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Conservation Captain of the Month; Capt. Richard Black

The Conservation Captain for May 2015 is Florida Keys guide Capt. Richard Black. Capt. Richard has volunteered his time and boat to help with a number of BTT research initiatives. Recently, he has been constantly providing bonefish fin clip samples from the Upper Keys area to be included in our bonefish genetics program.


A great day. Image credit BlackFly Charters.

Click here for more info about Capt. Black

BTT: Where do you guide and how long have you been guiding for?

I fish out of the Lorelei in Islamorada and I guide in the Upper Keys and Everglades National Park. I have been guiding for 7 years.

How did you become a fishing guide?

I grew up fishing the Everglades and Upper Keys. Somewhere along the way, taking friends fishing and watching their enjoyment catching fish became more rewarding than catching the fish myself. Passion turned career when I started guiding while earning an environmental science degree in college.

How many days per year do you guide?

About 300 days a year. Some years a little more, some a little less.

What species do most of your clients want to fish for? Why?

I’m lucky enough to live in Islamorada, really one of the only places in the world where you can target such a wide variety of inshore and offshore species in the same day. I would say the majority of my days spent on the water are targeting snook, reds, and/or bonefish.

Tell us about how your fishery used to be, compared to today.

Our fishery is ever changing. Like most fisheries we cycle; some years are better for one species than another. How it’s changed…I could write pages on this subject. But, in short, it’s changed by more boating pressure, changing climate, and decreased water flow from the everglades.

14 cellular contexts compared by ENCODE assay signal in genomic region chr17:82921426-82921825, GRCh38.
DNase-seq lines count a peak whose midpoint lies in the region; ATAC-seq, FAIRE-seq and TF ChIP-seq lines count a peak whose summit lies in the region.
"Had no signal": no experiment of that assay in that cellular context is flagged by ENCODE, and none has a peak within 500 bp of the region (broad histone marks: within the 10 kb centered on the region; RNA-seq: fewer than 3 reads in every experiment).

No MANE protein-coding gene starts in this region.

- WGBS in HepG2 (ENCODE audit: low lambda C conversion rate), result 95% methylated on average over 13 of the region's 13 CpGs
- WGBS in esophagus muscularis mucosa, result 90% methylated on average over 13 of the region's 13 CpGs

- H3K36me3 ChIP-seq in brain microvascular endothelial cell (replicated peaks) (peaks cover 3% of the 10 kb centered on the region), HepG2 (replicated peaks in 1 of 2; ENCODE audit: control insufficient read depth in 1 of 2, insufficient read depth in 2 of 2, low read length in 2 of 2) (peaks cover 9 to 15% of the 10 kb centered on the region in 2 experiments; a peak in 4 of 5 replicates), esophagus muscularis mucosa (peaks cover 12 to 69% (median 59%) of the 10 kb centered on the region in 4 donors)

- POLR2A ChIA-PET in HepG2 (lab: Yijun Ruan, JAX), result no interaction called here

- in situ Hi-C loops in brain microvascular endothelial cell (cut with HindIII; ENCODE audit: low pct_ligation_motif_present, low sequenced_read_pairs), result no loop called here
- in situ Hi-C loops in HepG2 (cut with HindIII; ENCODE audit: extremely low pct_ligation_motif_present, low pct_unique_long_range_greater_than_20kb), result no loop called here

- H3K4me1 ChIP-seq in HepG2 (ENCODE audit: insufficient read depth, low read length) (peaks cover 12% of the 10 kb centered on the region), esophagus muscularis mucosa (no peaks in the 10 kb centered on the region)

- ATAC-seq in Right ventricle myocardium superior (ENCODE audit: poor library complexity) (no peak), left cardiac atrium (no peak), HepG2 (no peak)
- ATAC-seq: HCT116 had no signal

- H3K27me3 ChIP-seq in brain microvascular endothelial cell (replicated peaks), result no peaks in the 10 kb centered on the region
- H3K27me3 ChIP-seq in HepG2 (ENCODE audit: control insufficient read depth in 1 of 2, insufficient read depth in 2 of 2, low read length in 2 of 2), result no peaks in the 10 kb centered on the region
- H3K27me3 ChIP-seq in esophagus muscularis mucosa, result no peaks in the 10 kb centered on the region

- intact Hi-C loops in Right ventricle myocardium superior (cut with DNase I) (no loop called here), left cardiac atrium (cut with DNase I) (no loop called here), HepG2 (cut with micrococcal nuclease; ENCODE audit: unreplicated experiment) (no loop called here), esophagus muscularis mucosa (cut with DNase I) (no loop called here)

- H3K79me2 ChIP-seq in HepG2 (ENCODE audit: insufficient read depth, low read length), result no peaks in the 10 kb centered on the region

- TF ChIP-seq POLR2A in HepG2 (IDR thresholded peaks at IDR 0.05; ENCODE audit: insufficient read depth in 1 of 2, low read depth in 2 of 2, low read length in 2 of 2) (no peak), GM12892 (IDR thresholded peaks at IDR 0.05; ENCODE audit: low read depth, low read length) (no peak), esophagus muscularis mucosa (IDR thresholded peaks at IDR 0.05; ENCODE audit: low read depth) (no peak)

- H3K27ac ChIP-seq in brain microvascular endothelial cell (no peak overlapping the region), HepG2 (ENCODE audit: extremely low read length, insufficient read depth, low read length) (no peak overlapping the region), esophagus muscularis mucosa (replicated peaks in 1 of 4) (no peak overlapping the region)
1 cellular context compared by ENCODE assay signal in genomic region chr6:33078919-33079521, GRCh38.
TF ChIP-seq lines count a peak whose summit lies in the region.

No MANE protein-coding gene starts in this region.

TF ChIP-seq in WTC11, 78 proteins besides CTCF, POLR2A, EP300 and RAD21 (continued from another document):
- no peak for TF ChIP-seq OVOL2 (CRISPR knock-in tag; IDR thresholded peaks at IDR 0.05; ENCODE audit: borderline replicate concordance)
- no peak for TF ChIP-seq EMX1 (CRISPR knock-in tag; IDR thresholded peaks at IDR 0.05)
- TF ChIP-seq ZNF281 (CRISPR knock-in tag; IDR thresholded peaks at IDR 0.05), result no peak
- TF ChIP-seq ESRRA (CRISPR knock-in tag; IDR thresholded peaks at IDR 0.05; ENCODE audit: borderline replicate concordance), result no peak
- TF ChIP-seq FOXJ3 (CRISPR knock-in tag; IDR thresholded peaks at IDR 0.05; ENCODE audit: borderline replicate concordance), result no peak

In your opinion, what is the most important conservation issue facing your fishery right now and what can be done to help fix it?

Freshwater flow. Restore freshwater inflow to appropriate seasonal volumes and timing from the glades.

Despite some of the negative things happening to the fishery, why do you love it so much?

It’s the only place in the world you can super slam (snook, redfish, tarpon, bonefish and permit) and be able to target them in so many different scenarios.

Why do you support Bonefish and Tarpon Trust?

I support BTT because it’s our life support to ensure we have a healthy fishery for years to come.

In your opinion, what is the most important work that BTT does and why?

Continuing science on bonefish, the more we know the better we can protect our fishery.

Why should a fisherman that doesn’t live in Florida or the Caribbean care about BTT?

Any person that is an angler should care about BTT. Anglers of bonefish and tarpon often live hundreds if not thousands of miles from their favorite target species. Anglers can follow BTT’s work to stay updated with the fishery. BTT is more than an organization that works with bonefish, tarpon, and permit. Their breakthrough fisheries science can be adapted and used in many different fisheries.

You have the day off. What species are you going to fish for, where are you going to find them, and what are you going to use to catch them?

Snook, redfish and bonefish. I like to call it the Islamorada slam, my preferred method is spin fishing with buck tail jigs. Ideally, I like to target the three inside the Everglades Park boundaries.

Tell us one of your favorite fishing stories.

Taking a family fishing trip with my wife, Brooke and our 13month old daughter. With a little one walking around the boat spinning the handles on all the reels, umbrella deployed, poling around looking for an afternoon bonefish. We were fortunate enough to catch two bonefish that day and show our little girl a “ish” as she call’s them. I’m very lucky to have such a beautiful family that enjoys the same passions I do.


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